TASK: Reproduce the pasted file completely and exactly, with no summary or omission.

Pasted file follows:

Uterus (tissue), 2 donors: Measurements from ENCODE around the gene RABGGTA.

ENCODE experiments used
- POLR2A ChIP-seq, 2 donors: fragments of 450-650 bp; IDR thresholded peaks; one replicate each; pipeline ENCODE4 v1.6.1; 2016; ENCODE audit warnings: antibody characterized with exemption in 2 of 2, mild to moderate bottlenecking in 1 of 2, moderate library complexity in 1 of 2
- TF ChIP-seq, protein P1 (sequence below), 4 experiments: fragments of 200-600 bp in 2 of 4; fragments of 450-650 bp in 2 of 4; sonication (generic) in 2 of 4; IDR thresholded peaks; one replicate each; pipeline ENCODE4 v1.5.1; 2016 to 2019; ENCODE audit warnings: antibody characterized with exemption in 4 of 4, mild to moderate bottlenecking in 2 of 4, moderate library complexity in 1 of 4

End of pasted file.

Uterus (tissue), 2 donors: Measurements from ENCODE around the gene RABGGTA.

ENCODE experiments used
- POLR2A ChIP-seq, 2 donors: fragments of 450-650 bp; IDR thresholded peaks; one replicate each; pipeline ENCODE4 v1.6.1; 2016; ENCODE audit warnings: antibody characterized with exemption in 2 of 2, mild to moderate bottlenecking in 1 of 2, moderate library complexity in 1 of 2
- TF ChIP-seq, protein P1 (sequence below), 4 experiments: fragments of 200-600 bp in 2 of 4; fragments of 450-650 bp in 2 of 4; sonication (generic) in 2 of 4; IDR thresholded peaks; one replicate each; pipeline ENCODE4 v1.5.1; 2016 to 2019; ENCODE audit warnings: antibody characterized with exemption in 4 of 4, mild to moderate bottlenecking in 2 of 4, moderate library complexity in 1 of 4